Dancing Your Way to Defeating the Bad Guy: A Look at the Exploding Importance of Music in the Superhero Genre

by Jake Fauske

Great movies almost always have great soundtracks. Whether a Hans Zimmer score such as in Christopher Nolan’s Inception, or something like Kubrick’s haunting selections on 2001: A Space Odyssey, iconic movies garner iconic sounds to go with them. While scores and soundtracks are often written around movie scenes, in order to match the tone of what the director has shot or written, the reverse can sometimes be true as well. One style may not be better than the other, but in recent years, a blending of the two styles seems to be the perfect combination. The soundtracks of big budget movies, more specifically in the superhero genre, have proved to be vital success factors. While Nolan’s Dark Knight trilogy carries more classic Zimmer scores, 2008’s Iron Man brought back the titular Black Sabbath theme song, and solidified the need for an iconic, moving defining track, or series of tracks, that can act as the hero’s calling card to moviegoers. While many movies in the hero genre have followed the trend, it is truly identifiable in the Iron Man Trilogy, Black Panther, both Guardians of the Galaxy, and most recently, Sony’s Spiderman: Into the Spider-Verse. Both Guardians of the Galaxy movies and the newest Spiderman give audiences an excellent opportunity to understand how much better the movie experience can be when the movie and music are woven together seamlessly, and were developed hand in hand.

Let’s start with James Gunn’s 2014 epic Guardians of the Galaxy Vol. 1. As early as 2013, when Gunn announced that Tyler Bates would be writing the score, audiences were tipped to an interesting feature about the movie. Gunn revealed that Bates would be writing pieces of the score before any of the movie was filmed, so he could, “film to the music” as opposed to the scoring around the film. Bates’ pre-score, as well as the hand selected 60’s and 70’s classic songs, would go on to help Gunn shape the movie, scene by scene. The process he worked by was simple: Gunn would build a playlist from half-remembered popular songs on the Billboard charts in the 60’s and 70’s, and then blast the songs on speakers around his house for days. From these listening sessions, he would then sometimes be inspired to create a scene around a song, writing each moment to a verse or chord. Other times he would already have a scene in mind, and would comb through that same playlist, replaying the scene with each song until he visualized a match. Peter Quill’s eccentric introduction is a prime example of Gunn’s auditory magic:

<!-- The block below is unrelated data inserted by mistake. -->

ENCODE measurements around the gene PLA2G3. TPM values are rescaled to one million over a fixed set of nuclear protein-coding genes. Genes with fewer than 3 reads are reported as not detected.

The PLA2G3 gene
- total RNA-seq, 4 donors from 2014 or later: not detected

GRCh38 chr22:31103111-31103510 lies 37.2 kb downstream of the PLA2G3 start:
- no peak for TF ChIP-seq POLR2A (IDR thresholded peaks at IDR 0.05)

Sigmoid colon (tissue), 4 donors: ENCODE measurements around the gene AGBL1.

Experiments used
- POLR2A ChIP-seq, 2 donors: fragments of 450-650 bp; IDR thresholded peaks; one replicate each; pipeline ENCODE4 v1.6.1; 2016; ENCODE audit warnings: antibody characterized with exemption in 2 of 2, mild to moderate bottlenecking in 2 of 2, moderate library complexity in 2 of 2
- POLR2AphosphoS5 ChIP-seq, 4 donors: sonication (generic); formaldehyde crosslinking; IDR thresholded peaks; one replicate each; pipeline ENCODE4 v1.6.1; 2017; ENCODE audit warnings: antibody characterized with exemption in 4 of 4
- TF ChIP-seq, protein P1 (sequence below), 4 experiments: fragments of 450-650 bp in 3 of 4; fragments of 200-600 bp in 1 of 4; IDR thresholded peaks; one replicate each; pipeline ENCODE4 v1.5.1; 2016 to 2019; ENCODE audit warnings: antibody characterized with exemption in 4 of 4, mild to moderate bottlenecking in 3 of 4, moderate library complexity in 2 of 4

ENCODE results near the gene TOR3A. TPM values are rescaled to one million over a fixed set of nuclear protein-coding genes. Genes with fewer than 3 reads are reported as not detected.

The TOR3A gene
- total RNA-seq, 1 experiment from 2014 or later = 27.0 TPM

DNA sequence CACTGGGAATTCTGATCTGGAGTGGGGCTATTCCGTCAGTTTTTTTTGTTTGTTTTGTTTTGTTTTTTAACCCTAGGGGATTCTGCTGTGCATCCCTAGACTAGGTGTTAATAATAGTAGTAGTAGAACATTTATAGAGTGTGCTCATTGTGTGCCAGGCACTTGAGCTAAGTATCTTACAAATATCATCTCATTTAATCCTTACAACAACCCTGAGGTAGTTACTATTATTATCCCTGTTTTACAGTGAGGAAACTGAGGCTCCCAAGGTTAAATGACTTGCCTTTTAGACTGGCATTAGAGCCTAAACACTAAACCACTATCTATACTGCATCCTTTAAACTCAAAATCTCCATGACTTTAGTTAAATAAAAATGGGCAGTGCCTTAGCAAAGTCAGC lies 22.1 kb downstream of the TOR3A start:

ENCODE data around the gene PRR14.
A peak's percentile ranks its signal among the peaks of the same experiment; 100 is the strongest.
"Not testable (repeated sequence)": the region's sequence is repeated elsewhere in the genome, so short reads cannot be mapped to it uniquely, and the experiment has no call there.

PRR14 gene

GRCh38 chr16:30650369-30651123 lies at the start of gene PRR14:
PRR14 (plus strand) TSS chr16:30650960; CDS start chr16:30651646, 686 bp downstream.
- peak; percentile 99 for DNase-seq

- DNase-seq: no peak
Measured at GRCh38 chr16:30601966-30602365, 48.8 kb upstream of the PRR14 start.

The first time the audience meets the character, Peter’s true intro comes after several minutes of long buildup as he treks through a seemingly deserted planet. Then, his Walkman clicks into place and Redbone’s “Come and Get Your Love” starts playing as the title card appears and Star-lord begins to dance. Gunn admits that he wrote the scene with Blue Swede’s rendition of “Hooked on a Feeling” in mind, yet was fixated on “Come and Get Your Love” when he heard it, and reworked the dance when they realized it was a better fit. Regardless of which iconic song was used, as both end up in the film, moviegoers are unlikely to forget Star-lord’s introduction or the film itself, with such a memorable open. A half-remembered ballad from years ago, Gunn’s choice of Redbone’s song instantly has the audience singing along to a song they weren’t even aware they knew, and looking forward to what action, and music, the rest of the movie has in store. And let’s not forget, the climax of the film is a dance off for the galaxy!